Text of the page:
Mixed-income development has long been seen as an important tactic to strengthen neighborhoods and improve prospects for low-income families, but more investors are warming up to the notion that affordable housing can also be a relatively low-risk venture that offers a stable rate of return.
“All of a sudden, hedge funds have woken up to the idea that affordable housing can be a really good, steady kind of investment,” Victoria S. Davis, president of Washington, D.C., development firm Urban Atlantic, said during a panel discussion at the ULI Housing Opportunity 2017 conference in New Orleans. “I think that investors are drawn very significantly to mixed-income housing.”
Panel moderator Adam Ducker, managing director and director of urban real estate for real estate advisory firm RCLCO, said his company has seen that institutional investors are now more receptive to backing mixed-income developments. “They may sort of scratch their head and worry, but it’s not the same roadblock it was even two or three years ago,” he said.
That doesn’t mean there are not lingering challenges in financing these types of projects, which many developers and housing advocates agree can generate broad and enduring positive impacts for communities.
Hal Ferris, principal of Spectrum Development Solutions, a Seattle-based company focused on mixed-use, transit-oriented, and environmentally sustainable development, said he has found that West Coast institutional investors are less receptive to mixing tax-credit projects with a private market-rate development. “Unfortunately, that has resulted in separate buildings and does not create the really mixed-income community we like,” he said.
As a result, the company’s financing model has evolved to attract investors with a long-term-hold philosophy, including a high-net-worth family not looking for a quick turnaround on their investments. Ferris said the company is also looking to partner with nonprofit organizations to craft creative financing solutions for developments that are open to renters with a range of incomes. “We would love to see the barriers break down further,” he said.
Other real estate firms, including Urban Atlantic, have demonstrated the financial viability of mixing market-rate with affordable housing in the same large-scale development. Davis said that her firm first became involved with mixed-income housing in 1995 through the now-expired HOPE VI program, which was aimed at eradicating severely distressed public housing. She said the federal program was an incubator of sorts that fostered innovation in the private sector and helped the company learn how to do mixed-income homeownership and rental housing. She said the company has since applied that knowledge to multiple mixed-income projects with considerable success.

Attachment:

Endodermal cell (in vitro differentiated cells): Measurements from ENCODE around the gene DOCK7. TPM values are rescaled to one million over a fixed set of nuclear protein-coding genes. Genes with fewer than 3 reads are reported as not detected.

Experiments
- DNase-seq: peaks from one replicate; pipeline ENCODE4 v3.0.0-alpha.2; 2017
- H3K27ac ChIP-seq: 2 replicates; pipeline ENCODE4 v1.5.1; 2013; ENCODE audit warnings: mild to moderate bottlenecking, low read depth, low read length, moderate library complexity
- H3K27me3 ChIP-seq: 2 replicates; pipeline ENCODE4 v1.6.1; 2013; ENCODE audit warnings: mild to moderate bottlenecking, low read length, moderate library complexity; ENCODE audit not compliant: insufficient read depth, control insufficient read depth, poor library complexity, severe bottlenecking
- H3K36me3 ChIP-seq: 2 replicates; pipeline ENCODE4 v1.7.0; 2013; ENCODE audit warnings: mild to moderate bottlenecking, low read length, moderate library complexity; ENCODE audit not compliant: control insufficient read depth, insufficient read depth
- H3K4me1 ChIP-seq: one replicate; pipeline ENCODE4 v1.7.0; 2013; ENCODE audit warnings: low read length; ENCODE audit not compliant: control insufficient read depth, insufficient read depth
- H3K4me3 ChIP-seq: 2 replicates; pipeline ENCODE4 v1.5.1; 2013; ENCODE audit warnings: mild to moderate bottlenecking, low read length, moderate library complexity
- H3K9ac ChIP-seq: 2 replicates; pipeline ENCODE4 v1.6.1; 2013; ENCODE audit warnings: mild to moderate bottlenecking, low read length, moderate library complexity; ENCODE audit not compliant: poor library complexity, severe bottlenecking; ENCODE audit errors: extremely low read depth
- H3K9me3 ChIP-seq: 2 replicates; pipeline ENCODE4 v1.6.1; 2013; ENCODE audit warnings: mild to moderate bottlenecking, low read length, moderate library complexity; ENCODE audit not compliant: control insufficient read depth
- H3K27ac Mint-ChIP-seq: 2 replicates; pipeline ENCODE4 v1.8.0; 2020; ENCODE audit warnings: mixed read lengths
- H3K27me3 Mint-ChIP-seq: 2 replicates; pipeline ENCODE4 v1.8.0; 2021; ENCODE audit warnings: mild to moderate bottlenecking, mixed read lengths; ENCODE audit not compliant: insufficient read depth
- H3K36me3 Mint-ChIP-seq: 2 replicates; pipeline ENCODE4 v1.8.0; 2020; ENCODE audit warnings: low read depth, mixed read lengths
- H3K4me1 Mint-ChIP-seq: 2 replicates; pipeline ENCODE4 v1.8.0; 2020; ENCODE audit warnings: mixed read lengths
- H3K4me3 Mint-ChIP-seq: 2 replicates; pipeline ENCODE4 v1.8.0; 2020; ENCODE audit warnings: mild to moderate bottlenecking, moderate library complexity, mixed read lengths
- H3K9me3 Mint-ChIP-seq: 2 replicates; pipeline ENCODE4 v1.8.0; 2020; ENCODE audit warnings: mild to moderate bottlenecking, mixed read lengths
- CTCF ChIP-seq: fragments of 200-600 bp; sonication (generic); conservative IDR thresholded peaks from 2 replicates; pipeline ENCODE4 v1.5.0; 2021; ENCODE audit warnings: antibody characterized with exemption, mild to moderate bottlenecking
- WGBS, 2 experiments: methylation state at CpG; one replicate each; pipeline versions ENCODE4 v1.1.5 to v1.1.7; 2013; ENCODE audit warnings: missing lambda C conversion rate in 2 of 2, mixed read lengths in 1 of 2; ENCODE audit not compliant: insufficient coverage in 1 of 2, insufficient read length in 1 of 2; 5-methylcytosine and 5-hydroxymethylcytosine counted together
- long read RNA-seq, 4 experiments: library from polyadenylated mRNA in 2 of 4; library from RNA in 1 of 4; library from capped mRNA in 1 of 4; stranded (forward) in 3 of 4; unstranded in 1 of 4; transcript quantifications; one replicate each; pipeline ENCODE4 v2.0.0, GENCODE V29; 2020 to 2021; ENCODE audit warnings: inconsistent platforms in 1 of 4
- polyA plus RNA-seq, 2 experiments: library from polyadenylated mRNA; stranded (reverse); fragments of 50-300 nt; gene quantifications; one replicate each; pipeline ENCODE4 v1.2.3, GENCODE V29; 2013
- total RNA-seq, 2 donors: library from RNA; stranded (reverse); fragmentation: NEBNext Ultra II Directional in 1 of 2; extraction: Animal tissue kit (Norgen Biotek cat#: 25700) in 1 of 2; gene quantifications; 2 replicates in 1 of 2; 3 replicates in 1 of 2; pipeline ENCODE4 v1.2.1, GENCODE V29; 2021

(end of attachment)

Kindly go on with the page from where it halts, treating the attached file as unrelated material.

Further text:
“All of a sudden, hedge funds have woken up to the idea that affordable housing can be a really good, steady kind of investment.”—Victoria S. Davis
“It’s a niche business,” Davis said. “This is not for everybody because it’s actually really difficult to execute. But because it’s a niche business, it can be profitable.”
Urban Atlantic’s recent mixed-income ventures include a $120 million renovation and conversion of two abandoned former U.S. Environmental Protection Agency office buildings that were part of an urban redevelopment area, she said. The Sky House East and West projects, now rebranded under new names, were part of the mixed-use Waterfront Station project. They feature market-rate space at $3.25 a square foot ($34.97 per sq m), with 20 percent of the units set aside for renters making 50 percent of area median income.
Urban Atlantic is in the planning stages of an even more ambitious mixed-income project, the Parks at Walter Reed, which is a mixed-use, 66-acre (27 ha) redevelopment of the former Walter Reed Army Medical Center in Washington, D.C. The development team of Hines, Urban Atlantic, and Triden Development Group proposed 400 affordable units among the overall 2,000 units, a ratio that helped in the bid process.
“We won this as a public/private development, one, because we have the best partners in the world on our team and, two, because we offered more affordable housing here as part of our mix than any other team,” Davis said. “We worked the neighborhood to really get consensus around that.”
All the panelists stressed that while mixed-income development can be a profitable venture, the driving force for their companies is a strong social mission to offer suitable housing for a range of incomes, which, in turn, helps build more solid and inclusive neighborhoods. Jim Grauley, president and chief operating officer at Atlanta-based Columbia Residential, a real estate development and management firm that has built 5,000 affordable housing units across the South, said the company focuses on mixed-income work because it is both an interest of its partners and a proven success. “We seek out opportunities to do that and design our company to be able to execute that,” Grauley said. “We see the outcomes from it.”
Ferris said that his company was clear from the outset about its mission to give back to the community, which helped him recruit team members with similar philosophies. “When you let people know that’s what you care about, you attract people of like mind who want to do the same thing,” he said. “It’s a way to build an organization around culture and mission, even as a for-profit company.”